Welcome to my FlamingFurnace, backyard metal casting blog.

Hi everyone, I mainly focus on metal casting projects using recycled scrap aluminum and other accessories in the pattern creations.
Aluminum is a very versatile material and I would like to promote the awareness of aluminum recycling via different metal casting projects.

Feel free to check my YouTube channel where I provide detailed explanations, tips & tutorials for best backyard aluminum casting methods, homemade foundry equipment & of course the importance of safety when working with molten aluminum.

So remember recycle and Enjoy my blog ;-)

March 14, 2012

Green sand casting, New Jack Plane Handles

I got a vintage Stanley jack plane no5 a few years ago and the back handle was broken where the bolt supports it, I found it was uncomfortable to work with the plane. The front handle was a bit cracked but after my baby son decided to use it as a ball it took him exactly five minutes to crack it into two halves. I don't know what material these handles where made from but it looks some type of resin before the plastic age. I decided to duplicate the two handles and sand cast new handles using my aluminum foundry. I also wanted a polished handles so it would be a unique jack plane. I checked on the internet and I did see aluminum handles that where manufacture for one of the hand planes at some stage. Making the sand mould was the easy part, creating the correct bolt core and angle for the back handle was a different story ;-)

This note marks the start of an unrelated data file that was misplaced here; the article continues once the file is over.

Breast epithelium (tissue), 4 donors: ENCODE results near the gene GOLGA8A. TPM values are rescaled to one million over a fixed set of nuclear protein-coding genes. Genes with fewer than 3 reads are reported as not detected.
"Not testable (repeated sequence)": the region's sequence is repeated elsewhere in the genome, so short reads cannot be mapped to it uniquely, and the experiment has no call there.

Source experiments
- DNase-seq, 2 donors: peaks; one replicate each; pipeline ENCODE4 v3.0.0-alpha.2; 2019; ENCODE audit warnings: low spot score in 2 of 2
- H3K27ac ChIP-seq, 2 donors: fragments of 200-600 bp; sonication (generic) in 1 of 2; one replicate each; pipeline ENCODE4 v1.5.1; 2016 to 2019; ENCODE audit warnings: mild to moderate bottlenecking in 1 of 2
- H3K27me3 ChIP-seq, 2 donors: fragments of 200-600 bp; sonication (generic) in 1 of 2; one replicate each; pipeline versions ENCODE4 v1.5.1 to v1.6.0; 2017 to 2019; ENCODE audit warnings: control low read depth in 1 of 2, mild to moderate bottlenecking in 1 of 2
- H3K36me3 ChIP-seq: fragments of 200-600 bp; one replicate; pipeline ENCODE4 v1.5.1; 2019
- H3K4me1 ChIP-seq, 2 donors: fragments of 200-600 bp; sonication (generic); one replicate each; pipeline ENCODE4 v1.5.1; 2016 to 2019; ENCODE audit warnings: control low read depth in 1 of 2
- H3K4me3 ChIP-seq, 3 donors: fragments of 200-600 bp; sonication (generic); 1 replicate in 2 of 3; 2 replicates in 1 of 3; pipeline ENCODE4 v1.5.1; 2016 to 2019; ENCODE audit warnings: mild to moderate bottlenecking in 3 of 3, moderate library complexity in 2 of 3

The first casting was perfect my plan was to drill the bolt hole after the casting. The front handle drilling was accurate but on the back handle I drilled the wrong angle for the bolt to fit correctly. I experimented with different core types I didn't want to make the traditional sand core. The second and third casting of the core failed but on the forth casting I decided to use a 9mm diameter metal tube, 1.5mm thick and 6mm inner core diameter. I heated the metal tube before placing it in the flask and pouring the molten aluminum. This casting was successful.

Before I made the sand mould I reconstructed the broken end of the back handle. I used a filler and varnish to prevent the sand sticking to the pattern. I also used my foundry casting green sand and it proved again to be very suitable for this type of castings. I left a wide gating system and sprue/riser well and that prevented any casting defects. After the casting was ready I cut off the sprue and riser and drilled the bolt holes.

In the next set of images you can see the unsuccessful handle castings back in the crucible for another remelting session. After the bolt holes where done I used my buffing wheel and polished the new aluminum handles.

In the next images you can see the jack plane with the new front and back aluminum handles ready for use.

Today I was making a new pattern using my jack plane with the new aluminum handles first time. works great ;-)